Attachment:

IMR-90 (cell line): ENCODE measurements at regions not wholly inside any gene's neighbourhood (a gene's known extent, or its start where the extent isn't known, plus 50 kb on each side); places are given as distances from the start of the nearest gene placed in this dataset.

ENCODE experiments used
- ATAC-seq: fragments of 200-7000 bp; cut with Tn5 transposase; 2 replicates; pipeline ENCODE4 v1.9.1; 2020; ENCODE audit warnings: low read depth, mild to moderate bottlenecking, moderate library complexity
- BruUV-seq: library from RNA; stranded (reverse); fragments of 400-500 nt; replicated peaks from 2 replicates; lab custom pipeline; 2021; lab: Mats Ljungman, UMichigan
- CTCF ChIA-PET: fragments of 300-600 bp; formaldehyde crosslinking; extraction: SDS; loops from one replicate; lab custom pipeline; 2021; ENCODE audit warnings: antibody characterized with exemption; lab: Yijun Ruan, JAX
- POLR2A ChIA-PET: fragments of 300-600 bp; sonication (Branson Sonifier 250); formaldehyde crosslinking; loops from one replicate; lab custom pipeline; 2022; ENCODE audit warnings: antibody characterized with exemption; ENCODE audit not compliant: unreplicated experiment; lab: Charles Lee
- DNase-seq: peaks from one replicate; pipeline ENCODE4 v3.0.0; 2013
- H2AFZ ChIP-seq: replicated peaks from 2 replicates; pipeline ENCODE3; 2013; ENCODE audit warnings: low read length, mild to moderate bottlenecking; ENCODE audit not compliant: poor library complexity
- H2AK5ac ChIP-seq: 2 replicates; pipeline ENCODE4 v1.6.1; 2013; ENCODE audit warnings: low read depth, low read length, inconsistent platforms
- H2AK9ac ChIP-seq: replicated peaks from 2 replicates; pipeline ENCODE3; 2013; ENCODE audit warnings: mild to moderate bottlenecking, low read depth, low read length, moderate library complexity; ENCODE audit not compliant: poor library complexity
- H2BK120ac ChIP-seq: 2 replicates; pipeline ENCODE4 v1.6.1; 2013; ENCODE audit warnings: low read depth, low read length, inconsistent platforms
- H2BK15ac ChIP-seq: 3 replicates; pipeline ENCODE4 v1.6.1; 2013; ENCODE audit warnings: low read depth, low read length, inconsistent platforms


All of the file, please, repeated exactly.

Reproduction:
IMR-90 (cell line): ENCODE measurements at regions not wholly inside any gene's neighbourhood (a gene's known extent, or its start where the extent isn't known, plus 50 kb on each side); places are given as distances from the start of the nearest gene placed in this dataset.

ENCODE experiments used
- ATAC-seq: fragments of 200-7000 bp; cut with Tn5 transposase; 2 replicates; pipeline ENCODE4 v1.9.1; 2020; ENCODE audit warnings: low read depth, mild to moderate bottlenecking, moderate library complexity
- BruUV-seq: library from RNA; stranded (reverse); fragments of 400-500 nt; replicated peaks from 2 replicates; lab custom pipeline; 2021; lab: Mats Ljungman, UMichigan
- CTCF ChIA-PET: fragments of 300-600 bp; formaldehyde crosslinking; extraction: SDS; loops from one replicate; lab custom pipeline; 2021; ENCODE audit warnings: antibody characterized with exemption; lab: Yijun Ruan, JAX
- POLR2A ChIA-PET: fragments of 300-600 bp; sonication (Branson Sonifier 250); formaldehyde crosslinking; loops from one replicate; lab custom pipeline; 2022; ENCODE audit warnings: antibody characterized with exemption; ENCODE audit not compliant: unreplicated experiment; lab: Charles Lee
- DNase-seq: peaks from one replicate; pipeline ENCODE4 v3.0.0; 2013
- H2AFZ ChIP-seq: replicated peaks from 2 replicates; pipeline ENCODE3; 2013; ENCODE audit warnings: low read length, mild to moderate bottlenecking; ENCODE audit not compliant: poor library complexity
- H2AK5ac ChIP-seq: 2 replicates; pipeline ENCODE4 v1.6.1; 2013; ENCODE audit warnings: low read depth, low read length, inconsistent platforms
- H2AK9ac ChIP-seq: replicated peaks from 2 replicates; pipeline ENCODE3; 2013; ENCODE audit warnings: mild to moderate bottlenecking, low read depth, low read length, moderate library complexity; ENCODE audit not compliant: poor library complexity
- H2BK120ac ChIP-seq: 2 replicates; pipeline ENCODE4 v1.6.1; 2013; ENCODE audit warnings: low read depth, low read length, inconsistent platforms
- H2BK15ac ChIP-seq: 3 replicates; pipeline ENCODE4 v1.6.1; 2013; ENCODE audit warnings: low read depth, low read length, inconsistent platforms